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Raising Restrictions

Posted 04/15/2023 by Farah Djama

Sen. Mark Warner and supporters of the bill announce the RESTRICT Act. photo By Greg Nash

The RESTRICT Act  is a new piece of legislation currently being debated in the House and Senate that is facing many criticisms for its vague language. 

It’s no surprise that TikTok, an app with 2.5 billion daily users worldwide, has come under scrutiny for concerns about privacy and security in the United States. A number of countries have enacted bans on the popular app. India had completely banned the app in early 2021 because of their border disputes with China. Meanwhile, institutions in the European Union have banned TikTok on the devices of staff in the European Parliament, the European Commission and the EU Council because of cybersecurity reasons. At national levels, France, Estonia, and Norway have now banned TikTok on government owned devices, including smartphones, because of similar security concerns. Now, here in the United States there are efforts to ban TikTok, through the RESTRICT Act (Restricting the Emergence of Security Threats that Risk Information and Communications Technology). 

Recently, the Biden administration approved a limited TikTok ban, only affecting government owned devices, with exceptions on devices with law enforcement and national security. TikTok’s CEO, Shou Zi Chew, testified before Congress in late March, with the main subject being concerns over American users’ data being handed over to the Chinese government. However, TikTok isn’t accessible in China. There is a similar app named Douyin, with over 600 million daily active users. Both apps were developed by their parent company ByteDance, which is based in China. Think of TikTok as the global version of the Douyin app, having similar features; however, Douyin is mainly used for online shopping. Douyin’s user base is mostly adults, and it has restrictions for their younger users. Users under the age 14, can only use the app for 40 minutes a day and cannot use the app from 10 p.m. to 6 a.m.. TikTok doesn’t have these restrictions, and there have been concerns over  users’ health; however, this ban does not address these worries.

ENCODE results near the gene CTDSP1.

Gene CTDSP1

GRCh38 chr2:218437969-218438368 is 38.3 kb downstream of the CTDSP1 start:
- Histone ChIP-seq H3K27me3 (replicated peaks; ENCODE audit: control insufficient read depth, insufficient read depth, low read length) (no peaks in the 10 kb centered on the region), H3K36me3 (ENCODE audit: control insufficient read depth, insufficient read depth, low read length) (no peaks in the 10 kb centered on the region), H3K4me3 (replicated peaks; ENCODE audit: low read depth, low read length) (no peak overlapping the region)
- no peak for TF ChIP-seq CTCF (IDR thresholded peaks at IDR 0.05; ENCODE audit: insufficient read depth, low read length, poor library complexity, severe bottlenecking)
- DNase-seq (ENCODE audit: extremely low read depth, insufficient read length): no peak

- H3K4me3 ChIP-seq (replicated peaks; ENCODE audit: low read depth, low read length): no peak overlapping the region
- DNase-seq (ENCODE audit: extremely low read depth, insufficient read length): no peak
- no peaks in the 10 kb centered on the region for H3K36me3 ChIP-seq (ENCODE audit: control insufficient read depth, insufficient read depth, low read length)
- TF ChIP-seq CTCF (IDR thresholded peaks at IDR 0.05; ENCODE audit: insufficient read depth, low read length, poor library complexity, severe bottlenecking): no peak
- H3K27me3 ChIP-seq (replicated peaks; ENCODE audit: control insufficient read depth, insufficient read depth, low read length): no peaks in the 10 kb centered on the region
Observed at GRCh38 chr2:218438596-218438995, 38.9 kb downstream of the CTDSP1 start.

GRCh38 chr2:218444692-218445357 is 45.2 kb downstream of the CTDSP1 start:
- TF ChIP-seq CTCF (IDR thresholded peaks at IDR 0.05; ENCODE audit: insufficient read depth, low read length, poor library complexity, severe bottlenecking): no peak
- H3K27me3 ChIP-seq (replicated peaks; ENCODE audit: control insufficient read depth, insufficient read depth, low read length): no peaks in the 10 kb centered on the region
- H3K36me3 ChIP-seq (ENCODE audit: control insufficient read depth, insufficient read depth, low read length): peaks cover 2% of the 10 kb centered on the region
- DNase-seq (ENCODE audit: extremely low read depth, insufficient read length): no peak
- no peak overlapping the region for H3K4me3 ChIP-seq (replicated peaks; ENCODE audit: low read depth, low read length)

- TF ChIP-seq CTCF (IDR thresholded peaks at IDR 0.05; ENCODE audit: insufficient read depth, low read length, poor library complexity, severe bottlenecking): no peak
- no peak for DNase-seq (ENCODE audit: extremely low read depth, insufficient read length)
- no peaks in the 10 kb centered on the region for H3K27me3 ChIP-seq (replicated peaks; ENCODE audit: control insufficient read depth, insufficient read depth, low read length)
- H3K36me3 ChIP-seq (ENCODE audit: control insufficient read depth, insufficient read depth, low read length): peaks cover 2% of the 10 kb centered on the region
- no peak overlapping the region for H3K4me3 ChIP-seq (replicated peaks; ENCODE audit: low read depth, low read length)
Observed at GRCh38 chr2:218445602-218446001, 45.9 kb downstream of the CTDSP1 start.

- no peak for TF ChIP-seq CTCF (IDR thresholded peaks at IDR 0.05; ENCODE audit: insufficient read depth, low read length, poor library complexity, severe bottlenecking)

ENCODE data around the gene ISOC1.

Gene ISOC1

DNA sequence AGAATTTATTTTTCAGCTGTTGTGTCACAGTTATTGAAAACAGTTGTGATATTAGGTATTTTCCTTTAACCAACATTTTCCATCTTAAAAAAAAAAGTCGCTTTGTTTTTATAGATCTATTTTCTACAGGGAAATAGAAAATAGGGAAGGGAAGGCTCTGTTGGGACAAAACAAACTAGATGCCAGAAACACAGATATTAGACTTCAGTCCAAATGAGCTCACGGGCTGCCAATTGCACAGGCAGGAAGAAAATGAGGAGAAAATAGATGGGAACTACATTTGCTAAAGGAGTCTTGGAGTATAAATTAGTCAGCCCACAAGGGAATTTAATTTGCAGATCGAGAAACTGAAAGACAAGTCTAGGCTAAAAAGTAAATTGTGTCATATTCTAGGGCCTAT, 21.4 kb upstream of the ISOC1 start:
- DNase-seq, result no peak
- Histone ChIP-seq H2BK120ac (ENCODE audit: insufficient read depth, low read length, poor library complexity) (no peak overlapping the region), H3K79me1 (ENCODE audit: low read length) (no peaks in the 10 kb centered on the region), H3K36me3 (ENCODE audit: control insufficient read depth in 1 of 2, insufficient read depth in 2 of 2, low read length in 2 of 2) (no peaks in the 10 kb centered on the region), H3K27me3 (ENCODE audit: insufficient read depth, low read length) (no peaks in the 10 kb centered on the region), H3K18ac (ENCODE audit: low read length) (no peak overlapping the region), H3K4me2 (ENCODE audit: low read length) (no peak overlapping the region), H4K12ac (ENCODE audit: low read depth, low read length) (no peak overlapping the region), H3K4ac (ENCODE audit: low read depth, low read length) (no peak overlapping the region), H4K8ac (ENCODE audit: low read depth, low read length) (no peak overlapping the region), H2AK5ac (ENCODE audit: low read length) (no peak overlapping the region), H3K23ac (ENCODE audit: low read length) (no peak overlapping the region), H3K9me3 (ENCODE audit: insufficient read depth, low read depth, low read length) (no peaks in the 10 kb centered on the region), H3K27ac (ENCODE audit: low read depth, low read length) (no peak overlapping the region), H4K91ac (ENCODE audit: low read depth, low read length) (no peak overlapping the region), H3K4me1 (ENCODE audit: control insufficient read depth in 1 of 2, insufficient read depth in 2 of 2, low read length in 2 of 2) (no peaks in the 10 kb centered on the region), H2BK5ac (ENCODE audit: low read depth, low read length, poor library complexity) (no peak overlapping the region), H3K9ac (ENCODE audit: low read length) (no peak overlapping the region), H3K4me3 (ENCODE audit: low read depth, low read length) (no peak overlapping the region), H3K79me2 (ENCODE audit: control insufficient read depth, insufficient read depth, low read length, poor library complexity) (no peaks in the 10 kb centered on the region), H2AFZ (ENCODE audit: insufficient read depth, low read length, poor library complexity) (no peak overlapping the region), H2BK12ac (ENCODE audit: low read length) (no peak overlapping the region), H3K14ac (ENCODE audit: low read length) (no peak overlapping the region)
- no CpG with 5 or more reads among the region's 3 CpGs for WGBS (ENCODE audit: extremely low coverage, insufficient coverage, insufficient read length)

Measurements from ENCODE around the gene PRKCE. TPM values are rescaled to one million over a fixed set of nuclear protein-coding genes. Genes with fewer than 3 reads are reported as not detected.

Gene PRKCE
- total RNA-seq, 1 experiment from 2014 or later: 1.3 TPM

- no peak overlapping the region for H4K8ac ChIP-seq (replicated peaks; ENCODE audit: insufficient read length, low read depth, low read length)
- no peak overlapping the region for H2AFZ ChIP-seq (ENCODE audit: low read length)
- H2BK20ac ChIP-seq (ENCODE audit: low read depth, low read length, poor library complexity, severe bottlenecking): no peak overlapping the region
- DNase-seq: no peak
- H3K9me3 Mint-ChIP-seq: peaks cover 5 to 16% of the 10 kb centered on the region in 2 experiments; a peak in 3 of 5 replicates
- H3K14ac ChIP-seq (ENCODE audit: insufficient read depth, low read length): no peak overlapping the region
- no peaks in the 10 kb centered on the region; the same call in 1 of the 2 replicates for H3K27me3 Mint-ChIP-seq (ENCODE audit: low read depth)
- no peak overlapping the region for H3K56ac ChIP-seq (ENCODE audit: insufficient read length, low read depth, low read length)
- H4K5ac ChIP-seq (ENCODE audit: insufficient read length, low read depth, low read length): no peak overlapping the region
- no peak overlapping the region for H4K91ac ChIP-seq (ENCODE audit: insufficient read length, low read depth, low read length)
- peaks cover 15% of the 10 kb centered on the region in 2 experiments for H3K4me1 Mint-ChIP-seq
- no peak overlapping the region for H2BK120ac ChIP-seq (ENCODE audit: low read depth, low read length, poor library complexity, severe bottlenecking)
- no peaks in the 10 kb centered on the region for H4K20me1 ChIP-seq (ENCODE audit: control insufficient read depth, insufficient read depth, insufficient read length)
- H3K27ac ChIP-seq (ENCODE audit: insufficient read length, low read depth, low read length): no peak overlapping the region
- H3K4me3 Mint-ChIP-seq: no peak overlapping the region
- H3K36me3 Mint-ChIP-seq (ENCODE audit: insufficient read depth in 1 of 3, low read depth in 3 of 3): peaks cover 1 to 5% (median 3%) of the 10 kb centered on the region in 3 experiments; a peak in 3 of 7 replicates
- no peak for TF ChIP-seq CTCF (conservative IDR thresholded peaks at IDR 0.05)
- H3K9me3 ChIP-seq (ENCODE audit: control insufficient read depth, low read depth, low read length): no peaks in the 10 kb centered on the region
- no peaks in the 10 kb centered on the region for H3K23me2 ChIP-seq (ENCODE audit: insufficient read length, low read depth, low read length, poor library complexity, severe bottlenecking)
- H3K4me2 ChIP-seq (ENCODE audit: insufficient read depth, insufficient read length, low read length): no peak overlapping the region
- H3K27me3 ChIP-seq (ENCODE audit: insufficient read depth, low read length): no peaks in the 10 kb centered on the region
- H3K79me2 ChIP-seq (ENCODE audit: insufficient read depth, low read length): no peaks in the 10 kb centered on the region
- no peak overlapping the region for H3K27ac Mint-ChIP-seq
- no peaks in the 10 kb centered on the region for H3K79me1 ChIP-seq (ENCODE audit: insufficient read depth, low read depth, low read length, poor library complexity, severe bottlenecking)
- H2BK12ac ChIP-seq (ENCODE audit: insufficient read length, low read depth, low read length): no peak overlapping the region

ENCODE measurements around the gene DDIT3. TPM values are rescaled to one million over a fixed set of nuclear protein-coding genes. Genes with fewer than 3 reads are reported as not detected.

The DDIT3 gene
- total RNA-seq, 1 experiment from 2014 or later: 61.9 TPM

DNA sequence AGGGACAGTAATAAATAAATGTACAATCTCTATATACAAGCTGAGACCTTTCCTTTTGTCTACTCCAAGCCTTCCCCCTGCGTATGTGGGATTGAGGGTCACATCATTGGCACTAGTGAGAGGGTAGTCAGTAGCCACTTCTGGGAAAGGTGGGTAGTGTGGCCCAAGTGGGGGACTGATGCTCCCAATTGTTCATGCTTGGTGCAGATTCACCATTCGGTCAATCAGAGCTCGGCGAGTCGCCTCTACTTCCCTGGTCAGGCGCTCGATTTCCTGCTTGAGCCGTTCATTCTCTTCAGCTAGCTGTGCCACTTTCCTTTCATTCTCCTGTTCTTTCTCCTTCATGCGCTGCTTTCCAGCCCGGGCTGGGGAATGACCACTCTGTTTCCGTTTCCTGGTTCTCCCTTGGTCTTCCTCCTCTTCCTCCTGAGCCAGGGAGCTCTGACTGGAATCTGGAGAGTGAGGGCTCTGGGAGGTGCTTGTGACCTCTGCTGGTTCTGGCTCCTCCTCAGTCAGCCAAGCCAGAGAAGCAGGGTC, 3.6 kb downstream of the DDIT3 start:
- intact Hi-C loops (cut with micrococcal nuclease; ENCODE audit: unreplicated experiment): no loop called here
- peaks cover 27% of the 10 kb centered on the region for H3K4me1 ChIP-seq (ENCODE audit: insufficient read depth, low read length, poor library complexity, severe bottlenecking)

TikTok, like other social media apps, collects user data such as search history. Users’ email addresses and phone numbers are collected once they first make an account on the app. General location information is also collected with the wifi network that is used to access the device. This is, of course, similar to other social media apps such as Instagram and Snapchat. However, Congress’ main concern is the Chinese ownership of the app. There have been concerns that the Chinese government has the ability to forcefully obtain data from companies based in China. This is due to their Cybersecurity Law which requires businesses operating within China to store business, tech, and personal data. And with TikTok’s company, ByteDance, being based in China, how safe will classified information and data from American citizens be from the Chinese government? It’s not necessarily always foreign apps and websites that are leaking sensitive information. Recently, Pentagon documents were leaked by a 21 year old U.S Airmen through the messaging app Discord, which is based in San Francisco, California. Hundreds of documents involving highly sensitive information about the Russia-Ukraine War were leaked. 

Lawmakers are backing the RESTRICT Act as the piece of legislation that will ban TikTok. This bill was proposed by Mark Warner, Democratic Senator of Virginia, and so far has support from both sides of the aisle. The RESTRICT ACT, gives the “Secretary of Commerce and the president the authority to review business transactions between persons in the United States and foreign adversaries, and for other purposes.” It authorizes them to not only review, but also take appropriate measures against Information and Communications Technologies (ICTs) that are controlled by “foreign adversaries” that could pose a threat to national security in the United States. However, despite many lawmakers supporting this bill in order to ban TikTok, the app isn’t mentioned. Neither is ByteDance or even social media. Instead, it uses vague language such as “information and communication technology products.” Violations of “any regulation, order, direction, mitigation measure, prohibition, or other authorization or directive issued” can result in criminal penalties, from up to 20 years in prison, and one million dollars in fines.  This bill has faced criticism by many groups such as the Foundation of Individual Rights and Expression, for vague language (referring to online apps and services as “information and communication technology products”), the lack of judicial oversight, and the lack of transparency. The American Civil Liberties Union and the Electronic Frontier Foundation also have concerns that this act, when passed, could give the executive branch more power. The RESTRICT Act is still being debated in the House and Senate, so the future of the Act and TikTok is still up in the air.